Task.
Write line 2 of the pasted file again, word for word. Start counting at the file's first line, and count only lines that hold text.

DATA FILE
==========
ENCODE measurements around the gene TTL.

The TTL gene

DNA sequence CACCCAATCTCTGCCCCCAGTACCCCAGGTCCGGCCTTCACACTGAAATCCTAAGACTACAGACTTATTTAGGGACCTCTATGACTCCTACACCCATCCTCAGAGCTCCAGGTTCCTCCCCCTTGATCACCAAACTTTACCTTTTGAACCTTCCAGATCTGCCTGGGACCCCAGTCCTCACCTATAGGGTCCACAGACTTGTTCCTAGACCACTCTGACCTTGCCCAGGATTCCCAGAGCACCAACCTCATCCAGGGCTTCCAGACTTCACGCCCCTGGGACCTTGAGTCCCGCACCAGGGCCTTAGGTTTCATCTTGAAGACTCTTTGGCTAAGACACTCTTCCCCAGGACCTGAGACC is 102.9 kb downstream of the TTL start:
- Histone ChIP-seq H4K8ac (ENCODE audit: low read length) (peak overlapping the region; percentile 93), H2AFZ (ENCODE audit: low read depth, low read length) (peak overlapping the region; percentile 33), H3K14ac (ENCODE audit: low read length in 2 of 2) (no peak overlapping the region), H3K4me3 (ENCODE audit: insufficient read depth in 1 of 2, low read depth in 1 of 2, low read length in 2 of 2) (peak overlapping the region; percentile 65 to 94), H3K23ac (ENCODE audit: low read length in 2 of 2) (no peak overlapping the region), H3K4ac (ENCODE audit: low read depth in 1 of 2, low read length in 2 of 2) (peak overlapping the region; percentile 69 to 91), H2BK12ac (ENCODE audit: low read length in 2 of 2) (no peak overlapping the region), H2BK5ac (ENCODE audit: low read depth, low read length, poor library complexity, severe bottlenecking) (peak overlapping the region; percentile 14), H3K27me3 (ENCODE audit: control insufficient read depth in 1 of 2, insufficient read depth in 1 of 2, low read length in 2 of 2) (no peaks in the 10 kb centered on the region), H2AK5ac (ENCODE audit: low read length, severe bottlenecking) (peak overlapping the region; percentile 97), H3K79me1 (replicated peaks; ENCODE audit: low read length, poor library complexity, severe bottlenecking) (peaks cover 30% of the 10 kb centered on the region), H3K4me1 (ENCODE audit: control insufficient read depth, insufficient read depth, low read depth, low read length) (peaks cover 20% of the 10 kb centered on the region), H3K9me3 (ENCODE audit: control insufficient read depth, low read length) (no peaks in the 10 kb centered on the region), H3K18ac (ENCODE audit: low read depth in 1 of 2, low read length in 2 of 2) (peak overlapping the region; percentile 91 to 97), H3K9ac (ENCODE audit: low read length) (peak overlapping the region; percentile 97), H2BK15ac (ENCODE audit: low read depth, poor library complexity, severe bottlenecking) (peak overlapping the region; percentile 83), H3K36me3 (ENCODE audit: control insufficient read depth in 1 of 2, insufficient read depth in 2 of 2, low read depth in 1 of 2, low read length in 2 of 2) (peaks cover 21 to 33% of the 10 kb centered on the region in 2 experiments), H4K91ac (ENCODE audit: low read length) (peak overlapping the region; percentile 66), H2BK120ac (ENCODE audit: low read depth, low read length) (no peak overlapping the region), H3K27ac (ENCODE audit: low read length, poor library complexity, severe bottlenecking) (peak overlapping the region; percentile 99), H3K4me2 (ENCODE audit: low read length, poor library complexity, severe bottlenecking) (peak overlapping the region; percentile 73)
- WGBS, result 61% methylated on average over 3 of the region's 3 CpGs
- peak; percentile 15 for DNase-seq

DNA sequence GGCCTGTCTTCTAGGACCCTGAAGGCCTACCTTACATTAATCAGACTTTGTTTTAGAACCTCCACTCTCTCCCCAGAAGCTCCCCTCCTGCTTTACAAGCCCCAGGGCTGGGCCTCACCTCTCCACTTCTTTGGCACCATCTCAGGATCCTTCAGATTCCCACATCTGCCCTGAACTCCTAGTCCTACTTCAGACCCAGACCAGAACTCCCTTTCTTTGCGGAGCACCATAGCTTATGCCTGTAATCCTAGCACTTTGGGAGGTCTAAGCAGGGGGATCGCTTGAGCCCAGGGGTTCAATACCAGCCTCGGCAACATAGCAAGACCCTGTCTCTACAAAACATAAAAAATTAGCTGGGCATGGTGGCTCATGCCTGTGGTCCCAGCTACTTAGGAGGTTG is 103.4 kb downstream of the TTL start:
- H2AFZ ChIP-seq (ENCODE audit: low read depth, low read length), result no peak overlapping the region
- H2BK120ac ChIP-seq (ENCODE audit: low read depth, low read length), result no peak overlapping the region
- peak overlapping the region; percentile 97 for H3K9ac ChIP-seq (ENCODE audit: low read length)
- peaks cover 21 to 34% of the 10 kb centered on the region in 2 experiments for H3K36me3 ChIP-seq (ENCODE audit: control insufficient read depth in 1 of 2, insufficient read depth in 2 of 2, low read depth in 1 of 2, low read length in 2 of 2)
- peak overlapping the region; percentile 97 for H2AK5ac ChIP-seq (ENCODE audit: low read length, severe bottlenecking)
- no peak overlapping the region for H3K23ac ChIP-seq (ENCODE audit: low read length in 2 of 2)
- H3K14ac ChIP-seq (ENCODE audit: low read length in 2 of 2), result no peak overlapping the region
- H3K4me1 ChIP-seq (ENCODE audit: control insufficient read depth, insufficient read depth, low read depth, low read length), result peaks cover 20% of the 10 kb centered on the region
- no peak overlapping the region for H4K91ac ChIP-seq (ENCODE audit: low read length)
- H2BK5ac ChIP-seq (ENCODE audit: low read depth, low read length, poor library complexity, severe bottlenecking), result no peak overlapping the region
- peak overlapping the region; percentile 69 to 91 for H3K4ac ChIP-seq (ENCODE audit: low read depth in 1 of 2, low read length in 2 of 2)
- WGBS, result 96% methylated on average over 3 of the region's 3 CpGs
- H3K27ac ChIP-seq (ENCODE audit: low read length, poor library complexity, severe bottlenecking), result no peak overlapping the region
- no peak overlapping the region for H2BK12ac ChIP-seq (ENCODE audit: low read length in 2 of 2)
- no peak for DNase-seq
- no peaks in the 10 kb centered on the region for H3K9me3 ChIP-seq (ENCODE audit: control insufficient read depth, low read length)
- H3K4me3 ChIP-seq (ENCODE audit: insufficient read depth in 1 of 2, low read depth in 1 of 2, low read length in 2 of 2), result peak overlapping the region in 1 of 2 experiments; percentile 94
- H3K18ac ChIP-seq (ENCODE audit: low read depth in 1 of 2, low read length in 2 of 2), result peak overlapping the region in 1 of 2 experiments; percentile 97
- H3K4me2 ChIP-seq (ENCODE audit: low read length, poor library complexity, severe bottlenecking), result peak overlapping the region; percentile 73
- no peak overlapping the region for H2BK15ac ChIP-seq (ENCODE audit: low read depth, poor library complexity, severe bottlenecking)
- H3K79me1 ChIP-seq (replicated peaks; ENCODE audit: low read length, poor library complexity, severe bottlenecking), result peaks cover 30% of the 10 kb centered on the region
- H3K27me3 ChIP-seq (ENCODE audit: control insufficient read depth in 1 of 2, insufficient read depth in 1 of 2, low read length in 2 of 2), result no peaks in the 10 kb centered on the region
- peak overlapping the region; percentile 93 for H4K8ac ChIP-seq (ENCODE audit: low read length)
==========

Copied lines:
The TTL gene